More at stake than Messi's magic
For neutrals, Lionel Messi is the body and the soul of Argentina's friendly against Venezuela in Kolkata on Friday. To market a match, sell its television rights to over 150 countries, you can't get a better drawcard than the planet's best footballer. Dhiman Sarkar reports. At a glancesports Updated: Aug 31, 2011 11:10 IST
In search of a new dawn, Argentina have flown east.
For neutrals, Lionel Messi is the body and the soul of Argentina's friendly against Venezuela in Kolkata on Friday. To market a match, sell its television rights to over 150 countries, you can't get a better drawcard than the planet's best footballer.
Messi's begun the new season like he ended the old, with stunning goals and assists for Barcelona, which for him is definitely more than a club. It is a concept that made Messi what he is; a footballer who transports the world sport into the realms of the unbelievable as regularly as day follows night. After starting their World Cup campaign with a win, Argentina coach Diego Maradona had said: "Football's worth watching if Messi has the ball. Taking the ball away from him is like taking chocolate from a kid."
And less than one week before reaching Kolkata, he won another award, a glistening silver-plated torso with his name shining bright. These days, awards don't get their due unless the boy from Rosario imprints his name on it.
A new start for the albiceleste
But for Argentina, the Kolkata stopover and the visit to Dhaka are an important stepping stones in restoring the reputation of what still is, rightly, a proud football nation. One that is among three teams to have won the World Cup outside its continent. Under a new coach somewhat surprisingly nicknamed both 'Pachorra' (slowcoach) and El Mago (the magician), the process of starting over will begin under lights at the Yuba Bharati Krirangan.
The journey will be arduous and fraught with pitfalls (ask Sergio Batista) but one which Argentina hope will end a 28-year wait for a World Cup title.
Alejandro Sabella begins his time as Argentina coach on Friday knowing that teams on a similar rebuilding curve --- among those who have won the World Cup, that is - have already got a headstart on the road to Brazil. Think Italy, France or even Brazil all of whom appointed new coaches almost a year before Argentina. Or think Spain, Germany, England or Uruguay whose head coaches survived South Africa and are now looking to break new ground in South America.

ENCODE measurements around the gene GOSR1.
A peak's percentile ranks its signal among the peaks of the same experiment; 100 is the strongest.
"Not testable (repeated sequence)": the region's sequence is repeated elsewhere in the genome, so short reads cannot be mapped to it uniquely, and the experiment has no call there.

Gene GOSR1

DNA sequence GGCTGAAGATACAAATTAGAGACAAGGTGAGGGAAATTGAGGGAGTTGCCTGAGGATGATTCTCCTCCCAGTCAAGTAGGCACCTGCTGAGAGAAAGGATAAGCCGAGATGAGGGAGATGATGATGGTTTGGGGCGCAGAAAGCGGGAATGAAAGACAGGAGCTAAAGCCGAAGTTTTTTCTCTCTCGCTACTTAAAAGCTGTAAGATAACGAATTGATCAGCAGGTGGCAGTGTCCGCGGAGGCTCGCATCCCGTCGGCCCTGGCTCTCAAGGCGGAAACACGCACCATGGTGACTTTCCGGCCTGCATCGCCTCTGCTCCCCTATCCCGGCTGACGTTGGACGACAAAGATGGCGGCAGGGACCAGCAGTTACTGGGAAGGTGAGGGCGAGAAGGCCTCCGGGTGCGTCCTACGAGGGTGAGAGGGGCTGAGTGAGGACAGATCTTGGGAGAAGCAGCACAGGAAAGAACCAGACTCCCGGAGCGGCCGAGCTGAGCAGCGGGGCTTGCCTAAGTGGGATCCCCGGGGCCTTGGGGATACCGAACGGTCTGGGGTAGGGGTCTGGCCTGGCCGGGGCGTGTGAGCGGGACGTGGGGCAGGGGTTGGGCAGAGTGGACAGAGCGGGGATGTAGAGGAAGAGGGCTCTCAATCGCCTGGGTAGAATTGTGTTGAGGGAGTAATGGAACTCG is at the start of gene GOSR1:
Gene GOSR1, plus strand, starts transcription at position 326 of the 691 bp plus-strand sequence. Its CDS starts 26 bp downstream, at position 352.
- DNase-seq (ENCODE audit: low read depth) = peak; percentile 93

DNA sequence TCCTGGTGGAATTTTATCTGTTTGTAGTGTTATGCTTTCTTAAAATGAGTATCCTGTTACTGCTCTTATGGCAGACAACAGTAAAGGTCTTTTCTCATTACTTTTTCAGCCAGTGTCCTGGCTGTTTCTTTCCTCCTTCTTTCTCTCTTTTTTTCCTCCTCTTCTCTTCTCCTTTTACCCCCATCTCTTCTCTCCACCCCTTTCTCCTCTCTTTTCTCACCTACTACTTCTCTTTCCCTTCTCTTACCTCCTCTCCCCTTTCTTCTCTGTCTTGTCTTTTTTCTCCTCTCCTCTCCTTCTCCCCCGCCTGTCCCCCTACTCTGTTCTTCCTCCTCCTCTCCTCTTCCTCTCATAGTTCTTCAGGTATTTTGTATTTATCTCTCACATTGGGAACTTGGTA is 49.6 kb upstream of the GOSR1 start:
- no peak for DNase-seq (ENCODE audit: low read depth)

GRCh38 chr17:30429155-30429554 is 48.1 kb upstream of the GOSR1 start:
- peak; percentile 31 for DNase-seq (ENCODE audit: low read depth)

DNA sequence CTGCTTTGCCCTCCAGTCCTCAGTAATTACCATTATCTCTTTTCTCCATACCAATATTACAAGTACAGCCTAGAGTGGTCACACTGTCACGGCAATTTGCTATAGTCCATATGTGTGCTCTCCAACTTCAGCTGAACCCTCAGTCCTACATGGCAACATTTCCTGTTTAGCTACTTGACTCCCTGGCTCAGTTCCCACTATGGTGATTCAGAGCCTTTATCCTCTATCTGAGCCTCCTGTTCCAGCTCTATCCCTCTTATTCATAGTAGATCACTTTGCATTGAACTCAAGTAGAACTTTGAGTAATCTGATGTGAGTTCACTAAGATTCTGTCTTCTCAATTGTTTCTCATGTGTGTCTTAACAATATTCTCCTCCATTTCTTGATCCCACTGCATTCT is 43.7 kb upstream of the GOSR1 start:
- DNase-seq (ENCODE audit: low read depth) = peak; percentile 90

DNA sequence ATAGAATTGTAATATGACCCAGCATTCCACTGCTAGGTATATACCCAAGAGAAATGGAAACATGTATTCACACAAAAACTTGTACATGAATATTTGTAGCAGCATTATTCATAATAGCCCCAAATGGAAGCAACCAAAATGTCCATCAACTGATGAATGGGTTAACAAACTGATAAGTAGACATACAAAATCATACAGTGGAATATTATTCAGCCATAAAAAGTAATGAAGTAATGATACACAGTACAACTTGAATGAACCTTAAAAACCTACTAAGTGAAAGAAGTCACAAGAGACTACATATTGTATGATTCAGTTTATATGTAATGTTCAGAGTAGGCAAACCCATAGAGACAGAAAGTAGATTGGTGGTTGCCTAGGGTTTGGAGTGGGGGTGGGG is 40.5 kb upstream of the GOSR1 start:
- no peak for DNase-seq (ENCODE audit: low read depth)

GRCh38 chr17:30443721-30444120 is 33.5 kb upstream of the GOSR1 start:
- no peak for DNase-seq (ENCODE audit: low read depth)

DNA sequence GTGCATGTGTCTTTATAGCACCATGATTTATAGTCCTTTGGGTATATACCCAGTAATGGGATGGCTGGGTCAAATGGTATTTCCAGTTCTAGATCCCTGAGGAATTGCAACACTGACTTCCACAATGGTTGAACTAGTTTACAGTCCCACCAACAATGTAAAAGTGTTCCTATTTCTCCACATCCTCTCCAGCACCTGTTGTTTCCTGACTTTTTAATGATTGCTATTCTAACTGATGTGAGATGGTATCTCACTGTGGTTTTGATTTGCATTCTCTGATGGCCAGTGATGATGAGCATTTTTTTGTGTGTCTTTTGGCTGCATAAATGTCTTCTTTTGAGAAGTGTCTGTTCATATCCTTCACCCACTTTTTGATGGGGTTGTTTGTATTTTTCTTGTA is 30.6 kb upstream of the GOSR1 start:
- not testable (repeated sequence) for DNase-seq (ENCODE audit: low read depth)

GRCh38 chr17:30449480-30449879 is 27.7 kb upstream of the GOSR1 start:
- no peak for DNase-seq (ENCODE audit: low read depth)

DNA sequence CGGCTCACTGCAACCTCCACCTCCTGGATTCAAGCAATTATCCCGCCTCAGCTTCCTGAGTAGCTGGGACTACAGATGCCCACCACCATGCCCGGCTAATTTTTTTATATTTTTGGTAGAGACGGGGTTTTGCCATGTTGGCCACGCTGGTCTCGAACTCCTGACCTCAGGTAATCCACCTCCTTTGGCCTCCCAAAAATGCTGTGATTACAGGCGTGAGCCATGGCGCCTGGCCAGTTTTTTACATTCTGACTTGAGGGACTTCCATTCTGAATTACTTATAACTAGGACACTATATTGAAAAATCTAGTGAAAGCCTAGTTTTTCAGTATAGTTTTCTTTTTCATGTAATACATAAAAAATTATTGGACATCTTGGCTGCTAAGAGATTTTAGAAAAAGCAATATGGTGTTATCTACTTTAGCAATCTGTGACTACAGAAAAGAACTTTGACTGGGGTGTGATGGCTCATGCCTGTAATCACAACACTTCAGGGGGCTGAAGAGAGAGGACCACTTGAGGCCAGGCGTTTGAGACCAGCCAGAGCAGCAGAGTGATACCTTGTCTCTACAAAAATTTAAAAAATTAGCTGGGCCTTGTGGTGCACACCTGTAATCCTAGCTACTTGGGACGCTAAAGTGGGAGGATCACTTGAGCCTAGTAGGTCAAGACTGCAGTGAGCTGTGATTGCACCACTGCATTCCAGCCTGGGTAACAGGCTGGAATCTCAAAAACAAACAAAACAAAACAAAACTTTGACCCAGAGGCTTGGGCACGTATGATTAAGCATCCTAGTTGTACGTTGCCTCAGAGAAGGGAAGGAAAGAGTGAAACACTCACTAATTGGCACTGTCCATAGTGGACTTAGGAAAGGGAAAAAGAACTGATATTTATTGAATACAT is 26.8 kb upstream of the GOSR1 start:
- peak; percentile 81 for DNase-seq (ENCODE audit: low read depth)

Patches of brilliance
For the former midfielder to catch up with Argentina's rivals for the World Cup statuette, Messi will have to be the leader he hasn't yet been in blue and white stripes.
After the disappointment of the 2006 World Cup where Messi, really, was a bit-player and the 2007 Copa America where Brazil felled them with three sucker punches, the beginning was promising in South Africa. Messi got involved early against Nigeria in the opener at Johannesburg's Ellis Park stadium. On that day, one left-footer after another by Messi was stopped by Nigeria's goalie Vincent Enyema who was adjudged Man of the Match. Messi followed up his assisting act by contributing to all four goals Argentina scored against South Korea, three of them from Gonzalo Higuain who is in Sabella's squad for Kolkata. Twice, Messi wove past South Koreans making them chase shadows.
Against Greece in Polokwane and on the 24th anniversary of the Hand-of-God goal, he wore the captain's armband for the first time and the giant screen at the Peter Mokaba Stadium flashed: "Messi-ah, how can a god play among men?" Again Messi didn't score but was adjudged Man of the Match. "It is indeed very special to be captain. It was a pleasant surprise and experience," he said, after the 2-0 win.
It's been largely downhill since. At Cape Town's Green Point Stadium, the Germans punished Argentina like Icarus was for flying too close to the sun. The Copa America was worse, Messi's only goal coming from a penalty in the shootout against Uruguay. Argentina exited their own party early, Messi looking drab just weeks after Barcelona gave the world a stunning football show using Manchester United as prop.
Ferenc Puskas, Stanley Matthews, George Best, Ryan Giggs, Ian Rush and George Weah are some supremely gifted footballers to have never won a World Cup. For Messi to end that aberration in Brazil, Kolkata will be an important first step like it was with Carlos Bilardo's Argentina in the 1984 Nehru Cup. The World Cup qualifiers beginning in October will be the next.
Argentine midfielder José Sosa was detained for hours at the Dubai airport on Tuesday after he was denied visa on arrival. Sosa was to arrive in Kolkata via New Delhi at 3.15pm.